When to use card sorting?
- Card sorting helps in designing the structure and organization of information on a website, application, or other digital platforms. It assists in defining the website navigation, content categories, and overall information hierarchy.
- Card sorting can validate the labels and terminology used within an interface. It allows participants to express their understanding of different terms and identify which labels resonate best with them.
- Card sorting aids in designing user-friendly interfaces by informing the arrangement and grouping of interface elements. It helps identify patterns in how users naturally group related items and influences the visual layout of the interface.
Benefits of card sorting
- User-Centric Approach: Card sorting provides valuable insights into users’ mental models and helps designers create information architectures that align with user expectations.
- Usability: Card sorting helps improve the usability of interfaces by optimizing the placement and grouping of content. It allows designers to identify patterns in users’ organization preferences and design interfaces that align with those preferences.
- Design Decisions: Card sorting provides empirical data and user insights that inform design decisions. It allows designers to base their choices on user preferences rather than assumptions or personal opinions.
- Cost-Effective: Card sorting is a relatively low-cost user research method compared to other techniques. It can be conducted with a small number of participants and doesn’t require extensive resources, making it an efficient way to gather valuable insights.
How to create a card sorting study?
- Define Objectives: Determine what specific insights or design decisions you aim to gain from the study, such as validating an information architecture or improving content organization.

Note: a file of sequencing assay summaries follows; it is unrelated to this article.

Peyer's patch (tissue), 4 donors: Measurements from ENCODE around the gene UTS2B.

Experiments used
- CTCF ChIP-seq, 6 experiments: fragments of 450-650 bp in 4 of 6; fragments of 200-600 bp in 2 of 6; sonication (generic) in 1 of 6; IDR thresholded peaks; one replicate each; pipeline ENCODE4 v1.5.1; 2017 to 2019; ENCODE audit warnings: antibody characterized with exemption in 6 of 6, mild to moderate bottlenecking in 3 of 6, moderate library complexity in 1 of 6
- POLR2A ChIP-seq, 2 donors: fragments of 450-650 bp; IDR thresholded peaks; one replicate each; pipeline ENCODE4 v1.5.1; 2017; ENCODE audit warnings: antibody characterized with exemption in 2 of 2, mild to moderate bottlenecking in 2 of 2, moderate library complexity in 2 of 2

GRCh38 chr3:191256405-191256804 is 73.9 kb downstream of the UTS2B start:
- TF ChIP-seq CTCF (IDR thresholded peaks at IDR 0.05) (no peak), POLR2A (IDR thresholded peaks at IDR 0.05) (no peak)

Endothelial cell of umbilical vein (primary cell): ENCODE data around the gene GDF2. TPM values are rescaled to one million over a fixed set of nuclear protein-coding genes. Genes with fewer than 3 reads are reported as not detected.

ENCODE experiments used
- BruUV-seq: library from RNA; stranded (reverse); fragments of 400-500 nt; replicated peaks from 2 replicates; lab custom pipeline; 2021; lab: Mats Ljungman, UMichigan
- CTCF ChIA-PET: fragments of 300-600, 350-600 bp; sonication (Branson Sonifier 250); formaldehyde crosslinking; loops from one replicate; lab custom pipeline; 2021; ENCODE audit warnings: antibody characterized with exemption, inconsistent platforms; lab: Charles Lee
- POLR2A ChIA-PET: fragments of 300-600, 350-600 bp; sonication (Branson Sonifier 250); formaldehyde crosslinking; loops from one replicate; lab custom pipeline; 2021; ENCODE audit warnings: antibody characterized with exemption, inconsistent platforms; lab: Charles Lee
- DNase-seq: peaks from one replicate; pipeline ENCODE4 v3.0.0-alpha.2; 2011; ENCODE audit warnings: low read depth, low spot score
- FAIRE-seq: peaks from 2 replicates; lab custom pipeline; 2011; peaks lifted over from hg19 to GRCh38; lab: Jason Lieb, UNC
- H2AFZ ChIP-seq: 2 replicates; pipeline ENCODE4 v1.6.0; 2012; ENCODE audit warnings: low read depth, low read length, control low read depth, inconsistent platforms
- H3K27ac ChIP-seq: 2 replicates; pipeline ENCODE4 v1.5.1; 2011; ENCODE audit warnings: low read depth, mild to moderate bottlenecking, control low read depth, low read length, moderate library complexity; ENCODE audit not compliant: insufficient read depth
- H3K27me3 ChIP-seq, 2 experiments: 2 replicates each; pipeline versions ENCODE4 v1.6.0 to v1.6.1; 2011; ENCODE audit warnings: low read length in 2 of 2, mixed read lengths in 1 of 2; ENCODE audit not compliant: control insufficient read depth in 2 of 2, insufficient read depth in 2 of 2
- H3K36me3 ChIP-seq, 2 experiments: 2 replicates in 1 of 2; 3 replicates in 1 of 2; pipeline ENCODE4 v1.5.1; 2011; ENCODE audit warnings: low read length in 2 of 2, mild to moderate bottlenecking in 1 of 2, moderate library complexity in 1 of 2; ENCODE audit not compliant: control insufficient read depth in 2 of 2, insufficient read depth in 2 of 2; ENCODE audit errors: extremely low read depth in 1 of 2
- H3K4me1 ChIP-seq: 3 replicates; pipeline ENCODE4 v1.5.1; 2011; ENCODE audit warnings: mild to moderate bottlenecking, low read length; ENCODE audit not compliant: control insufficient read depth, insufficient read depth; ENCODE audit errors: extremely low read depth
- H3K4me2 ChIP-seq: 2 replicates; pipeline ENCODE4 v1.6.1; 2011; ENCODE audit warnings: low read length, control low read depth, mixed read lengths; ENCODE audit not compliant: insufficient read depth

- Select Method: Choose between open card sorting or closed card sorting based on your research goals. Open card sorting allows participants to create their own categories, while closed card sorting provides predefined categories for participants to sort the cards into.
- Prepare the Cards: Create a set of cards representing the items or concepts you want participants to sort. Each card should contain a single item or topic, written concisely and clearly. If using an online card sorting tool, prepare the digital cards accordingly.
- Participant Pool: Define your target audience and determine the number of participants you need for the study. Consider the characteristics of your target users and recruit participants who are representative of your user base.
- Create Instructions: Prepare clear and concise instructions for participants, explaining the purpose of the study, how to perform the card sorting task, and any specific guidelines or constraints to follow. Ensure the instructions are easy to understand and facilitate consistent participation.
To analyze card sorting data, review participants’ sorting patterns and identify common categories. Assess the level of consensus for each card placement, analyze groupings for themes and connections, and consider outliers for additional insights. Compare participant perspectives, note qualitative feedback, and synthesize the findings to inform decisions.
The number of users required for a card-sorting study can vary depending on factors such as the complexity of the project, the diversity of the user population, and the research goals. However, a commonly recommended guideline is to aim for a minimum of 15 to 20 participants.